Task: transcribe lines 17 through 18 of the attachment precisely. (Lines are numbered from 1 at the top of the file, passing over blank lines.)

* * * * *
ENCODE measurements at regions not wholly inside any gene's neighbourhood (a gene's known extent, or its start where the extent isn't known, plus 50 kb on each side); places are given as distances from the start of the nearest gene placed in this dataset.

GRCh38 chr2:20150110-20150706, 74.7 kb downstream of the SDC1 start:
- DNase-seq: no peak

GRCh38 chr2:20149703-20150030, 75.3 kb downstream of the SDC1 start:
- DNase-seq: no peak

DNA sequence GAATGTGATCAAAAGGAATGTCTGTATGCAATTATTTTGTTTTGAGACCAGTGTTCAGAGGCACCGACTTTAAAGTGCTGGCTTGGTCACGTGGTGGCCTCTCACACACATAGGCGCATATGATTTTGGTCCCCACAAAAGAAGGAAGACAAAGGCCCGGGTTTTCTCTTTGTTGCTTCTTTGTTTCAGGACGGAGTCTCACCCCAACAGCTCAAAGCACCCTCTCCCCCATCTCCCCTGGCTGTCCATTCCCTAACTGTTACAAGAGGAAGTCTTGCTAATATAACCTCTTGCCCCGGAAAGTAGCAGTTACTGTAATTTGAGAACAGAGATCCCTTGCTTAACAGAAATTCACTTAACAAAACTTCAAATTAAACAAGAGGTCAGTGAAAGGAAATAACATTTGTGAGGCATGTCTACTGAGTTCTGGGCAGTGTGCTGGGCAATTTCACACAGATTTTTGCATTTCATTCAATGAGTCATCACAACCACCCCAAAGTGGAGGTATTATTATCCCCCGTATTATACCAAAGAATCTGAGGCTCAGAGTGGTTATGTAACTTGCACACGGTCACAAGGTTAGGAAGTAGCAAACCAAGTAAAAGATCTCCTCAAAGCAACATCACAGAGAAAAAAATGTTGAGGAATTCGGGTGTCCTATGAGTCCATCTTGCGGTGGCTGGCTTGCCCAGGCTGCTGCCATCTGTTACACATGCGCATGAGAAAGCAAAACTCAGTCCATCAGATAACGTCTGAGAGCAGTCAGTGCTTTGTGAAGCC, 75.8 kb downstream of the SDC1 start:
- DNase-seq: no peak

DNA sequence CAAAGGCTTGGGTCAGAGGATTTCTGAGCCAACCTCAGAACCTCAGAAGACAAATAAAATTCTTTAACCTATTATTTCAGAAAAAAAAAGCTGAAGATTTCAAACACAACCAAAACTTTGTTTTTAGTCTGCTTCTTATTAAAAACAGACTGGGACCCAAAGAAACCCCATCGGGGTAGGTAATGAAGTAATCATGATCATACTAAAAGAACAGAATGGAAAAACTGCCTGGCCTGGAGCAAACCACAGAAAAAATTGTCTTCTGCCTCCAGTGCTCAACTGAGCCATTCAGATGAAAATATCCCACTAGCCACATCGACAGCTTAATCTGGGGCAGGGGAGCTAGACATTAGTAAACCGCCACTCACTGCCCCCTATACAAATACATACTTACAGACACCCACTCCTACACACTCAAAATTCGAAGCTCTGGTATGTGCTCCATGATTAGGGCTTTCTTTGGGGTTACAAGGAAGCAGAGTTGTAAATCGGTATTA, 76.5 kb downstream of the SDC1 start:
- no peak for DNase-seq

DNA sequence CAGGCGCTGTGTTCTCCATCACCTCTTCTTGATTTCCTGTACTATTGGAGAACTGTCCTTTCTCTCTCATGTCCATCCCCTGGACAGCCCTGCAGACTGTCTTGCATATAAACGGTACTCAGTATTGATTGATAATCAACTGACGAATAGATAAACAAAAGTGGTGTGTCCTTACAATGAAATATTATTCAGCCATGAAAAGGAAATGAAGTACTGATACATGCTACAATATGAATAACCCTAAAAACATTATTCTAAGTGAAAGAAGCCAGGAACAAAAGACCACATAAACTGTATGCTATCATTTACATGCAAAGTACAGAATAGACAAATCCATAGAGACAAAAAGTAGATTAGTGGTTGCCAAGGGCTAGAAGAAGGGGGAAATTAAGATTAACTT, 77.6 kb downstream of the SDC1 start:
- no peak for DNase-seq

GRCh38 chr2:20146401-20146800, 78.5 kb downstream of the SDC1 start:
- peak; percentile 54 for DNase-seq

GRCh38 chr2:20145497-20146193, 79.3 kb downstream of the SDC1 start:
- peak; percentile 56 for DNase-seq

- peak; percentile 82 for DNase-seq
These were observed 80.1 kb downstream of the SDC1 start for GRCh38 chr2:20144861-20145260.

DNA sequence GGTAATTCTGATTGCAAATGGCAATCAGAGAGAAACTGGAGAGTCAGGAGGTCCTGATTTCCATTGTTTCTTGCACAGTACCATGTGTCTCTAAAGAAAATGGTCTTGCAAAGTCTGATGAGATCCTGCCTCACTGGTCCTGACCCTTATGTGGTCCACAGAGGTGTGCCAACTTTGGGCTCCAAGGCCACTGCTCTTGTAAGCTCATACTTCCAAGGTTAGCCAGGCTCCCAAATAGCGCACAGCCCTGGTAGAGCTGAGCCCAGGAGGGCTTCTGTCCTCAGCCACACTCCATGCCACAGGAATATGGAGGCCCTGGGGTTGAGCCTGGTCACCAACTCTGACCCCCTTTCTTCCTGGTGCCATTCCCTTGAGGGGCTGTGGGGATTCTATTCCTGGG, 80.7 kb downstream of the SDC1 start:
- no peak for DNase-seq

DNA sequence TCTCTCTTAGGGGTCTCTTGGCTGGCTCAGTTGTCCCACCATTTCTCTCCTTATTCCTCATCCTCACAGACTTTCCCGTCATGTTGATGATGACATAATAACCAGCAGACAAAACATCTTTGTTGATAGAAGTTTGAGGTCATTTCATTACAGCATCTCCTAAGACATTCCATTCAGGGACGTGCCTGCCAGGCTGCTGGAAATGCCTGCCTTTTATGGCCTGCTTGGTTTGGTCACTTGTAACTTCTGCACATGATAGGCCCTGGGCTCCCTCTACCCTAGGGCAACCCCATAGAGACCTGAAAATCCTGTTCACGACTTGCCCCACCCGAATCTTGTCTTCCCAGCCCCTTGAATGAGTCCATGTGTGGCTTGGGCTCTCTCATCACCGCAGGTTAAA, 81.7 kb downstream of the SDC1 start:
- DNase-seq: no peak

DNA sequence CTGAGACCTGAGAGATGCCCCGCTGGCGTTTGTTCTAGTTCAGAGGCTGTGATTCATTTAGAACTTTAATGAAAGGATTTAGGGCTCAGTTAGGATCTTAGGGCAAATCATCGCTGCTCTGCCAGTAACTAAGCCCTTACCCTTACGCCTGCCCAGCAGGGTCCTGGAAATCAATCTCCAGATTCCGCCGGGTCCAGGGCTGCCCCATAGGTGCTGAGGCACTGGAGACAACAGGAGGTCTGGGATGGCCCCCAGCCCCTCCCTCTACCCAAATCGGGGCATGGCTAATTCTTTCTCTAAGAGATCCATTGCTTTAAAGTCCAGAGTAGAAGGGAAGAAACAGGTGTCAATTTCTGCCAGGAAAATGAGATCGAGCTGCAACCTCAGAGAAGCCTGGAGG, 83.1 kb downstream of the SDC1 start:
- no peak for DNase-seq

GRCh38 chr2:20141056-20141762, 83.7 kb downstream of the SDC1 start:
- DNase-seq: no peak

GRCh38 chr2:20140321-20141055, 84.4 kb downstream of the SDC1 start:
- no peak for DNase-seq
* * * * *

These were observed 80.1 kb downstream of the SDC1 start for GRCh38 chr2:20144861-20145260.

DNA sequence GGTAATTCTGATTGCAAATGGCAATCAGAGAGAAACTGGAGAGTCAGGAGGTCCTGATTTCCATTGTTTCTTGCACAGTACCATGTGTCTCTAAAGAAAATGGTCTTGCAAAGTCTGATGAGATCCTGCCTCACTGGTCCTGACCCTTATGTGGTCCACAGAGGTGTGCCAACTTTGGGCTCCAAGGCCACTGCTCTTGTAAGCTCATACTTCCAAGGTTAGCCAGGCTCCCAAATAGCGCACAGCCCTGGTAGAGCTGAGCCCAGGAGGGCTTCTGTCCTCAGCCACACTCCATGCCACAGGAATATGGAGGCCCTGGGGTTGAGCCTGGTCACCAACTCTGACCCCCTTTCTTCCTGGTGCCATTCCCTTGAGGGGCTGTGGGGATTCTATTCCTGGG, 80.7 kb downstream of the SDC1 start: